English Ivy

Hedera helix 'Baltica', 'Pittsburgh', and 'Star'; Hedera hibernica 'Hibernica'

English Ivy

Family: Araliaceae

Other Common Names: English ivy, Atlantic ivy
Weed class: C
Year Listed: 2002
Native to: horticultural cultivars. Hedera helix - parts of Europe, Asia and North Africa; Hedera hibernica - parts of western Europe.
Is this Weed Toxic?:

humans and cattle

Why Is It a Noxious Weed?

Ivy can outcompete native plants, reducing animal foraging habitat. It inhibits regeneration of understory plants and kills understory and overstory trees by shading them out. Ivy may cause storm damage trees by the added weight in the canopy that also may act as a sail. The sap of the stems can cause skin irritations and rashes to sensitive individuals. Consuming large amounts of leaves and fruits can be toxic to people and cattle.

How would I identify it?

General Description

English ivy is an evergreen, perennial vine. It can grow as a vine (juvenile form) or a more erect, shrubby stemmed form (adult form). Vines can grow up to 99 feet. In its juvenile form, the plant produces adventitious roots that allow vines to anchor to vertical surfaces.

Flower Description

English ivy matures to produce adult stems and flowers when it begins to grow vertically. The small (0.2 to 0.3 inch), bisexual, greenish-white flowers occur in umbrella-like clusters in the fall. The juvenile stage, time before it flowers, may be for 10 years or longer.

Leaf description

Leaves are alternate each other on the stems and leathery, with long petioles and have two forms: adult and juvenile leaves. Juvenile leaves are deeply 3 to 5 lobed and 1.6 to 4 inches long and wide. Adult leaves occur on flowering stems and are primarily un-lobed leaves and egg-shaped to diamond shaped. Only young leaves are hairy.

Stem description

Stems are climbing vines, shrub-like or groundcovers. Young stems have hairs while older stems are hairless. Stems growing along the ground can develop (adventitious) roots and climbing stems produce root-like structures that can secure it to buildings, trees or anything it is climbing up.

Fruit Seed Description

The dark colored fruits (dark blue to black, berry-like drupes) mature in the spring. Each fruit is around 0.16 to 0.31 inch (4 to 8 mm) wide and contains 4 to 5 seeds.

May Be Confused With

This listing includes only the known invasive English ivy species and cultivars Hedera helix Baltica, Pittsburgh, and Star; H. hibernica Hibernica.

Where does it grow?

Ivy grows in a variety of landscaped areas, escaping to disturbed forests at a range of elevations. It can grow in a variety of soil types and light conditions. Habitats include woodlands, forest edges, riparian areas, fields, hedgerows, coastal areas, and disturbed habitats. Please click here to see a county level distribution map of the four listed cultivars of English ivy in Washington.

How Does it Reproduce?

During its juvenile stage, ivy spreads rapidly by vegetative stem growth while mature plants can also spread by seed. Stem and root fragments can resprout. On average, 70% of ivy seeds are viable and plants can produce thousands of fruits per year.

How Do I Control It?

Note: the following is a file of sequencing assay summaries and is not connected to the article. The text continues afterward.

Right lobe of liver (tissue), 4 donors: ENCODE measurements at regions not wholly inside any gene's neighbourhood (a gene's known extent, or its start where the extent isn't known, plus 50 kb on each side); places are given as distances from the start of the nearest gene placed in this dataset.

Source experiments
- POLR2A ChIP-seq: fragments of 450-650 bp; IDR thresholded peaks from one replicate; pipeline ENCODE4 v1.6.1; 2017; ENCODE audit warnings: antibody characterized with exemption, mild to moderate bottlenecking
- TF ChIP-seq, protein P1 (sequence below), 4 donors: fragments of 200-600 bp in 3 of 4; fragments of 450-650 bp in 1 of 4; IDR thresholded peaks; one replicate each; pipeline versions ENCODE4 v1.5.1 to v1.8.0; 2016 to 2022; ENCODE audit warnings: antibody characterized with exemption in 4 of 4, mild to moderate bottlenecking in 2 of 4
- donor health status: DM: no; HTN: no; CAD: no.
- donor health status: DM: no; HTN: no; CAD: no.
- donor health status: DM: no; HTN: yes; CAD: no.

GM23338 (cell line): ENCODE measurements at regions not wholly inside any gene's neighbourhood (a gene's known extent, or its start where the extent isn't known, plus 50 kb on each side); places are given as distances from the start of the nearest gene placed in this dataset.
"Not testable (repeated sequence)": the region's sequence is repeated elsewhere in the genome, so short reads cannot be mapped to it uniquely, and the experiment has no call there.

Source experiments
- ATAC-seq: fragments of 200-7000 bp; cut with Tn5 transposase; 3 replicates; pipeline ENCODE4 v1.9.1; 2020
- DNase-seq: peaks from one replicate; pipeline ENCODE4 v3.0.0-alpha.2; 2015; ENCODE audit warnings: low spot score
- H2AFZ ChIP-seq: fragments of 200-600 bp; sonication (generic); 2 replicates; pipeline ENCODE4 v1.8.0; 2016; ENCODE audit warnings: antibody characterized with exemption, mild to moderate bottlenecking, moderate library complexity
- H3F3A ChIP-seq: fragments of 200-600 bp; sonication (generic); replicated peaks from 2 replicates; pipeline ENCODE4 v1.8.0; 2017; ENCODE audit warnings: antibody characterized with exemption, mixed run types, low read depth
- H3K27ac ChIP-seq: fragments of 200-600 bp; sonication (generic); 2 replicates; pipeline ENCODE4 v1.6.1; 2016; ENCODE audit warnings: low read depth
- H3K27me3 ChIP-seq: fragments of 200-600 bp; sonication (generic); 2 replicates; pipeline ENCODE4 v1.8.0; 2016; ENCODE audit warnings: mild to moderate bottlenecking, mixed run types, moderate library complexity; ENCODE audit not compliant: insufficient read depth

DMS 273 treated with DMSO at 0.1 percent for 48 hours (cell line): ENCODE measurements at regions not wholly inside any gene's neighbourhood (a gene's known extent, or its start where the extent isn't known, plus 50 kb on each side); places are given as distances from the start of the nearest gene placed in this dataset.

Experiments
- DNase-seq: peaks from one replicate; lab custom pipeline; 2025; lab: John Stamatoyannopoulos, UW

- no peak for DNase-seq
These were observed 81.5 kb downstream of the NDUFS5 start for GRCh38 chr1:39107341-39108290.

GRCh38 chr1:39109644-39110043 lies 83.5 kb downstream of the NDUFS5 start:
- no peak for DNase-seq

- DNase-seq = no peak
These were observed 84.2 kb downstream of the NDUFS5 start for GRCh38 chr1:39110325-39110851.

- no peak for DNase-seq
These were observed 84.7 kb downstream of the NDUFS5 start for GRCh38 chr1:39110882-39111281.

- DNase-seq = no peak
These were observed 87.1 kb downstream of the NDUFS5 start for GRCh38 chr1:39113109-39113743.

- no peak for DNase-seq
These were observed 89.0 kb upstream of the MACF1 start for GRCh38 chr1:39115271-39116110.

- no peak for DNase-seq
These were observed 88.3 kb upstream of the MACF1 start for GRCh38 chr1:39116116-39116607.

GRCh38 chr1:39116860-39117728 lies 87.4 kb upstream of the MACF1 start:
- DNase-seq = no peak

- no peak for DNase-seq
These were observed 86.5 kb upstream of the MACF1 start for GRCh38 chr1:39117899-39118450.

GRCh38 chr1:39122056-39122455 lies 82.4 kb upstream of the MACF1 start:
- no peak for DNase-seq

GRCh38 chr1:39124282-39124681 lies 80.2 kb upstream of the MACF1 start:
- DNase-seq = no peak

Make sure to wear gloves and protective clothing when pulling ivy to protect individuals with sensitive skin from ivy's irritating sap.

Mechanical Control

Plants can successfully be pulled by hand or dug out. Plants are easier to pull out of the ground when the soil is moist from rain. In western Washington, fall through the spring, before dormant plants begin to grow, is a great time to pull ivy. Be careful when pulling ivy in the spring and summer to not damage native and other desirable plants in the area. In the case of plants climbing on trees, vines can be cut at around waist to chest height, pulling away the lower part of the stems away from the base of the tree, to kill the upper portions of the vine. It will take some time but the leaves on the cut stems still in the trees will slowly die and fall off.

For vines that are pulled from the ground, make sure to either dispose of away from the site or allow vines to dry out on site, but not re-root. Pile up pulled ivy on a tarp, on logs off the ground, or other hard surfaces to prevent re-establishment. Once vines dry out they will not be able to re-establish. Ivy stems or roots left in the soil may resprout so make sure to monitor the area and control resprouts. After ivy is pulled, ivy seedlings may also readily germinate so make sure to control seedlings to also prevent re-establishment. Areas should be monitor for a number of years with follow up control where needed.

Where suitable, areas that have had ivy pulled can be sheet mulched with layers of cardboard and wood chips to prevent respouts and seed germination. If you source wood chips from a local arborist, make to specify clean wood chips that do not contain any noxious weeds - especially ivy.

Cultural Control

Burning plants repeatedly with a blow torch can eventually deplete the plant's energy. 

Herbicide Control

Please refer to the PNW Weed Management Handbook, or contact your county noxious weed coordinator.

For More Information

See our Written Findings for more information about listed ivy species and cultivars (Hedera helix Baltica, Pittsburgh, and Star; H. hibernica Hibernica).

Information on ivy from the book Weed Control in Natural Areas in the Western United States

Cowlitz County NWCB Fact Sheet on English ivy

Jefferson County NWCB Fact Sheet on English ivy

King County NWCB Fact Sheet on English ivy

San Juan County NWCB Brochure on English ivy

Control Options for English ivy from Whatcom County NWCB

Control Options for English ivy from King County NWCB

Alternatives to Ivy from King County NWCB

Additional Photos